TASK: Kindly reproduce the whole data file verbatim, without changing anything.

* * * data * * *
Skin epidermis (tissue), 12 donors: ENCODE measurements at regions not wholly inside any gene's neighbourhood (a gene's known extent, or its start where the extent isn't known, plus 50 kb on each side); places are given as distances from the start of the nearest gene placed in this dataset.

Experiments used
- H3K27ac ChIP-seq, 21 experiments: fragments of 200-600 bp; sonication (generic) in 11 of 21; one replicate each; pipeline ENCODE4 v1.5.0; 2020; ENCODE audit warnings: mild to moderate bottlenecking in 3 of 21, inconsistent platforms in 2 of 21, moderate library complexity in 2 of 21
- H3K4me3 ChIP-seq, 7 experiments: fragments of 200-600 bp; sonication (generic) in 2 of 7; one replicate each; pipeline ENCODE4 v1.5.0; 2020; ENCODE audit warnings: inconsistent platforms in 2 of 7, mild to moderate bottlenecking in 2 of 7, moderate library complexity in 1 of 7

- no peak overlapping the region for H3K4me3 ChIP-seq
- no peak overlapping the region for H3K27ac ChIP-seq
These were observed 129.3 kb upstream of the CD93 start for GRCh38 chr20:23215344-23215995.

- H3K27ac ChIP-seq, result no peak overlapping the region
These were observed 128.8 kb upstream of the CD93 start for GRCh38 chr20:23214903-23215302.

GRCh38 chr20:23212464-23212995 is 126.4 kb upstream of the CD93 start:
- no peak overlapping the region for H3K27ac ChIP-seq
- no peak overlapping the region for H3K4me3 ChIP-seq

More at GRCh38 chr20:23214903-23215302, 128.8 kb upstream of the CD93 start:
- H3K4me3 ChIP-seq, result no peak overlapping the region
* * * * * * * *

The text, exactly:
Skin epidermis (tissue), 12 donors: ENCODE measurements at regions not wholly inside any gene's neighbourhood (a gene's known extent, or its start where the extent isn't known, plus 50 kb on each side); places are given as distances from the start of the nearest gene placed in this dataset.

Experiments used
- H3K27ac ChIP-seq, 21 experiments: fragments of 200-600 bp; sonication (generic) in 11 of 21; one replicate each; pipeline ENCODE4 v1.5.0; 2020; ENCODE audit warnings: mild to moderate bottlenecking in 3 of 21, inconsistent platforms in 2 of 21, moderate library complexity in 2 of 21
- H3K4me3 ChIP-seq, 7 experiments: fragments of 200-600 bp; sonication (generic) in 2 of 7; one replicate each; pipeline ENCODE4 v1.5.0; 2020; ENCODE audit warnings: inconsistent platforms in 2 of 7, mild to moderate bottlenecking in 2 of 7, moderate library complexity in 1 of 7

- no peak overlapping the region for H3K4me3 ChIP-seq
- no peak overlapping the region for H3K27ac ChIP-seq
These were observed 129.3 kb upstream of the CD93 start for GRCh38 chr20:23215344-23215995.

- H3K27ac ChIP-seq, result no peak overlapping the region
These were observed 128.8 kb upstream of the CD93 start for GRCh38 chr20:23214903-23215302.

GRCh38 chr20:23212464-23212995 is 126.4 kb upstream of the CD93 start:
- no peak overlapping the region for H3K27ac ChIP-seq
- no peak overlapping the region for H3K4me3 ChIP-seq

More at GRCh38 chr20:23214903-23215302, 128.8 kb upstream of the CD93 start:
- H3K4me3 ChIP-seq, result no peak overlapping the region